Lecturer Kimberly Jenkins has a goal in mind: to decolonize the current state of the fashion world. With the official relaunch of the online educational platform The Fashion and Race Database earlier this month, Jenkins hopes to reframe the narrative, providing a space of compiled educational resources that will “expand the narrative of fashion history and challenge mis-representation within the fashion system.”
The concept of a collective informational space began in 2017 as a collaboration between Jenkins and co-scholar Rikki Byrde. Eventually, Jenkins branched out to create fashionandrace.com, a home base for books, articles, and other resources that sought to educate on a global perspective of the interactions between race and fashion. Jenkins, who taught the popular course “Fashion and Race” at Parsons University, recognized a lack of accessible online resources relating to her own course topic, and began to work toward crafting her own website.
The re-launch of the Database was sparked by Jenkins’ teaching position at Ryerson University in Toronto, where she was able to collaborate with other academics to compile the most topical and relevant resources and materials. According to the Database’s Instagram page, Jenkins’ main question in her creative process was, “How can I create an invaluable online resource that is filled with the tools needed to better inform society? How can I make fashion academia ‘cool’ and accessible? How can I create unique research and publishing opportunities for BIPOCs?” With its recently re-designed website and a wealth of actively available resources, The Fashion and Race Database is already beginning to create a positive stir in the fashion world.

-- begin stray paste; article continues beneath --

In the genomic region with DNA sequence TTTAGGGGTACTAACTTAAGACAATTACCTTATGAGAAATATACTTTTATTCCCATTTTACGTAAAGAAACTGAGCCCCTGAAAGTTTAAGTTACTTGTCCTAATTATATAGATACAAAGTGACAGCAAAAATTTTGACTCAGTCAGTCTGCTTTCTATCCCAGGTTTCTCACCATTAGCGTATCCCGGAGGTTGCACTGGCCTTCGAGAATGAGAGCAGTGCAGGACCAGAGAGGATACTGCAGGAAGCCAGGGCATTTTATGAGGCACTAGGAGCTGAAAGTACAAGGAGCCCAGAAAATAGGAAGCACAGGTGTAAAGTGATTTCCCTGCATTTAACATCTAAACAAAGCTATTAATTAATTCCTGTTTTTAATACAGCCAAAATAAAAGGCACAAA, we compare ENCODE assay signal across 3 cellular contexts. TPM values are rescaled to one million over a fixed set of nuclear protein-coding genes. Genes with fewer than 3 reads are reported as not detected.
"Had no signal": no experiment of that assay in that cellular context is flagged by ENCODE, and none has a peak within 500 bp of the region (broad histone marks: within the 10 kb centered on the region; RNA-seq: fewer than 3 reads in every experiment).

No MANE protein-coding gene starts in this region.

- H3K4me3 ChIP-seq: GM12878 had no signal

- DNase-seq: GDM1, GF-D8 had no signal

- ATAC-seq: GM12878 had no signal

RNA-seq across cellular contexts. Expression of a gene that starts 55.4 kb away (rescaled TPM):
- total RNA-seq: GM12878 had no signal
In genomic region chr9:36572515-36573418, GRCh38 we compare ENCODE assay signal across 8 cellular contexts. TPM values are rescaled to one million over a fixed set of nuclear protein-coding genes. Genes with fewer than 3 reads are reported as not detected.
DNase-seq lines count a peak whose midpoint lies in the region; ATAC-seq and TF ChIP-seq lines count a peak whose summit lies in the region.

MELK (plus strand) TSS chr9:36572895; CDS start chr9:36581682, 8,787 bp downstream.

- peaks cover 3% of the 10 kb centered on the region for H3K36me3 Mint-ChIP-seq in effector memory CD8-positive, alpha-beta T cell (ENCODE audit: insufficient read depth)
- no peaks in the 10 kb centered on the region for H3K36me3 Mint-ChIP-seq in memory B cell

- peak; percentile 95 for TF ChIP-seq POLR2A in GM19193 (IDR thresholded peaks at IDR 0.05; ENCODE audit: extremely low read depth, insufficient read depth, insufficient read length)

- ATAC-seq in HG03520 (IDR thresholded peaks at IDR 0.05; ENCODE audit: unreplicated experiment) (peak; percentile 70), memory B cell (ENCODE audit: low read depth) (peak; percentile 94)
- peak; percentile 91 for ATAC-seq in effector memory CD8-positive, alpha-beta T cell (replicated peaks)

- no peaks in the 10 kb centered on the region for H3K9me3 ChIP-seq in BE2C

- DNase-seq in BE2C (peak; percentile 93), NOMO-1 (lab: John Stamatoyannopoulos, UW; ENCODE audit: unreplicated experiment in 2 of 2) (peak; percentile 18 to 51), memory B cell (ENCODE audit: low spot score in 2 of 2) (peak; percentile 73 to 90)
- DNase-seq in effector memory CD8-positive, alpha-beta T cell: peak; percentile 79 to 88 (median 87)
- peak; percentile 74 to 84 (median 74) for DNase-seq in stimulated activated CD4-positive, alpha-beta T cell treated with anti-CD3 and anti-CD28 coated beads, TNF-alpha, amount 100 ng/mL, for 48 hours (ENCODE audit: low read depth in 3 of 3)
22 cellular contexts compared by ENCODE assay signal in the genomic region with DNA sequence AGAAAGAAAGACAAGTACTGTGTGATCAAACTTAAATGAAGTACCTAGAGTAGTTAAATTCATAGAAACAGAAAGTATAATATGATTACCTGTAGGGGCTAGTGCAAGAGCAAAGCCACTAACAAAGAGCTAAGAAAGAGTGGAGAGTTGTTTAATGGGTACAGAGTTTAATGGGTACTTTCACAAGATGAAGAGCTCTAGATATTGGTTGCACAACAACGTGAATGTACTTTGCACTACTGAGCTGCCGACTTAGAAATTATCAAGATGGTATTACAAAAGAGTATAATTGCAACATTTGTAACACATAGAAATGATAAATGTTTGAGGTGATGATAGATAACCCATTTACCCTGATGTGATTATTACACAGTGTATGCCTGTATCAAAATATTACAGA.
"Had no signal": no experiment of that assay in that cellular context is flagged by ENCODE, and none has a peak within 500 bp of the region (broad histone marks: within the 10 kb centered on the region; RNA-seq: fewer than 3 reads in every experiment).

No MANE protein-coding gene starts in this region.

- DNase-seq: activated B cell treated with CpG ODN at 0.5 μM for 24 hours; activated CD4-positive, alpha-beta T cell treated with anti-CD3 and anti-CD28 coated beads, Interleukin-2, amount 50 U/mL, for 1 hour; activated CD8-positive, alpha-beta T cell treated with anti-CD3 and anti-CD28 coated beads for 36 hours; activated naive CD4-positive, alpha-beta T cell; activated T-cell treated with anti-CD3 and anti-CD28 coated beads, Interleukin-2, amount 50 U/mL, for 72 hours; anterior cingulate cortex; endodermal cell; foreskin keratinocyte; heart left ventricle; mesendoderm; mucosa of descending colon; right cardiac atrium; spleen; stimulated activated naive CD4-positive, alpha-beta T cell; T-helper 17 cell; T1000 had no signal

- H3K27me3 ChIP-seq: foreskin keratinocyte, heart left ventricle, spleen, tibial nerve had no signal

The Database recently announced a re-organization, with information being presented in one of six different categorical sections. The Library, Objects that Matter, Profiles, Essays & Opinion, The Directory, and The Calendar each relate to a different element of research and education, with some of the sections being directly dedicated to uplifting BIPOC voices.
As the website gains traction, the next steps for the Fashion and Race Database are to fine-tune the formula, continue to raise awareness and funds to support and uplift staff and collaborators, and provide platforms and research opportunities for BIPOC individuals. The Database kicked off its first fundraising campaign this week with comedian John Mulaney and his wife Anna, a textile artist and fashion researcher, announcing that they will match donations up to ,000.
Explore The Fashion and Race Database here.END
prev link: https://www.crfashionbook.com/fashion/a33340049/kimberly-jenkins-relaunches-the-fashion-and-race-database/
createdAt:Thu, 16 Jul 2020 20:19:54 +0000